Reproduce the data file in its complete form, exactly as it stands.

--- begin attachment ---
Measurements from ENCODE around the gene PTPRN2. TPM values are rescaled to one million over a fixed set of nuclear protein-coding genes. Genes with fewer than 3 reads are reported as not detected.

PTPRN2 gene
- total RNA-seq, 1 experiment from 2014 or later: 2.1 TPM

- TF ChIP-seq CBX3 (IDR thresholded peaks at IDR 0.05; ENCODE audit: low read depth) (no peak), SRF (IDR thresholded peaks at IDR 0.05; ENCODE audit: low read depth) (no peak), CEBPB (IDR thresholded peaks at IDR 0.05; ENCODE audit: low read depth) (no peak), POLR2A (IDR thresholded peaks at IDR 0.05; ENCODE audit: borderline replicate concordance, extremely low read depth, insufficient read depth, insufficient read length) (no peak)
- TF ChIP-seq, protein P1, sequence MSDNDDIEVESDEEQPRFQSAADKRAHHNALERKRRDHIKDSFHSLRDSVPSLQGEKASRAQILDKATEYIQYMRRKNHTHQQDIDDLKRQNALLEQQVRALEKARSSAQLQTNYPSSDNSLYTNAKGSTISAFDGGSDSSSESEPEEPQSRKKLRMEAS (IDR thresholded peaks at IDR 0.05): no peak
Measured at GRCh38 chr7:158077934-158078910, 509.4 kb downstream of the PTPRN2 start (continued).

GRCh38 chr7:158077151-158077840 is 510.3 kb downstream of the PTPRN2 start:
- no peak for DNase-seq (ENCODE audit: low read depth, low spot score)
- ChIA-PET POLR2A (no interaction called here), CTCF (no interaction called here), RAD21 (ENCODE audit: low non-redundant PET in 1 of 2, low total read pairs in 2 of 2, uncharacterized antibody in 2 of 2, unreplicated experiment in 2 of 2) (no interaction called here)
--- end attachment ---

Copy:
Measurements from ENCODE around the gene PTPRN2. TPM values are rescaled to one million over a fixed set of nuclear protein-coding genes. Genes with fewer than 3 reads are reported as not detected.

PTPRN2 gene
- total RNA-seq, 1 experiment from 2014 or later: 2.1 TPM

- TF ChIP-seq CBX3 (IDR thresholded peaks at IDR 0.05; ENCODE audit: low read depth) (no peak), SRF (IDR thresholded peaks at IDR 0.05; ENCODE audit: low read depth) (no peak), CEBPB (IDR thresholded peaks at IDR 0.05; ENCODE audit: low read depth) (no peak), POLR2A (IDR thresholded peaks at IDR 0.05; ENCODE audit: borderline replicate concordance, extremely low read depth, insufficient read depth, insufficient read length) (no peak)
- TF ChIP-seq, protein P1, sequence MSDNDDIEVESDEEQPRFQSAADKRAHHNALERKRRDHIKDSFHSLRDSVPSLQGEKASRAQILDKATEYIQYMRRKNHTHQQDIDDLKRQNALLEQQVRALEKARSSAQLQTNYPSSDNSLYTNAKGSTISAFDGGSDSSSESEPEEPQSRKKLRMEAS (IDR thresholded peaks at IDR 0.05): no peak
Measured at GRCh38 chr7:158077934-158078910, 509.4 kb downstream of the PTPRN2 start (continued).

GRCh38 chr7:158077151-158077840 is 510.3 kb downstream of the PTPRN2 start:
- no peak for DNase-seq (ENCODE audit: low read depth, low spot score)
- ChIA-PET POLR2A (no interaction called here), CTCF (no interaction called here), RAD21 (ENCODE audit: low non-redundant PET in 1 of 2, low total read pairs in 2 of 2, uncharacterized antibody in 2 of 2, unreplicated experiment in 2 of 2) (no interaction called here)